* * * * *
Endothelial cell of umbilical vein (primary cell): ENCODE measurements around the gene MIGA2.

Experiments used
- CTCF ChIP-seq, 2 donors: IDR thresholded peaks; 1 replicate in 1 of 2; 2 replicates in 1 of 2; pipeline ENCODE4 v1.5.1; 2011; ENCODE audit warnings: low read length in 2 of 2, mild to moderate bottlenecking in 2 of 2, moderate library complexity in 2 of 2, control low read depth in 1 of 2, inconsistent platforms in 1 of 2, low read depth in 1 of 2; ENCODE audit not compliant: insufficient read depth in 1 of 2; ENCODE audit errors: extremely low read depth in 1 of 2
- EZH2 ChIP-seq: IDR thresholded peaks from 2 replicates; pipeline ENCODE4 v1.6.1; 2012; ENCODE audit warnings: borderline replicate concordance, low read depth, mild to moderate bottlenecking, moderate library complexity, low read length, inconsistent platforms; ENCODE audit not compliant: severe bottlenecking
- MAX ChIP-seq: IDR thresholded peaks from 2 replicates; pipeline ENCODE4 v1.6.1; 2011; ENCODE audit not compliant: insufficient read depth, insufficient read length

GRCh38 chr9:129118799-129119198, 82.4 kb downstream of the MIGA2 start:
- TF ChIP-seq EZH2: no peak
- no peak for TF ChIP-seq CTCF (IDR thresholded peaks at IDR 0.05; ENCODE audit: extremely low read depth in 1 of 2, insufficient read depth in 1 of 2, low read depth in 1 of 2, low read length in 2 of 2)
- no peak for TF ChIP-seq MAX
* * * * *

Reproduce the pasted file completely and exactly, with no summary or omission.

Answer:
Endothelial cell of umbilical vein (primary cell): ENCODE measurements around the gene MIGA2.

Experiments used
- CTCF ChIP-seq, 2 donors: IDR thresholded peaks; 1 replicate in 1 of 2; 2 replicates in 1 of 2; pipeline ENCODE4 v1.5.1; 2011; ENCODE audit warnings: low read length in 2 of 2, mild to moderate bottlenecking in 2 of 2, moderate library complexity in 2 of 2, control low read depth in 1 of 2, inconsistent platforms in 1 of 2, low read depth in 1 of 2; ENCODE audit not compliant: insufficient read depth in 1 of 2; ENCODE audit errors: extremely low read depth in 1 of 2
- EZH2 ChIP-seq: IDR thresholded peaks from 2 replicates; pipeline ENCODE4 v1.6.1; 2012; ENCODE audit warnings: borderline replicate concordance, low read depth, mild to moderate bottlenecking, moderate library complexity, low read length, inconsistent platforms; ENCODE audit not compliant: severe bottlenecking
- MAX ChIP-seq: IDR thresholded peaks from 2 replicates; pipeline ENCODE4 v1.6.1; 2011; ENCODE audit not compliant: insufficient read depth, insufficient read length

GRCh38 chr9:129118799-129119198, 82.4 kb downstream of the MIGA2 start:
- TF ChIP-seq EZH2: no peak
- no peak for TF ChIP-seq CTCF (IDR thresholded peaks at IDR 0.05; ENCODE audit: extremely low read depth in 1 of 2, insufficient read depth in 1 of 2, low read depth in 1 of 2, low read length in 2 of 2)
- no peak for TF ChIP-seq MAX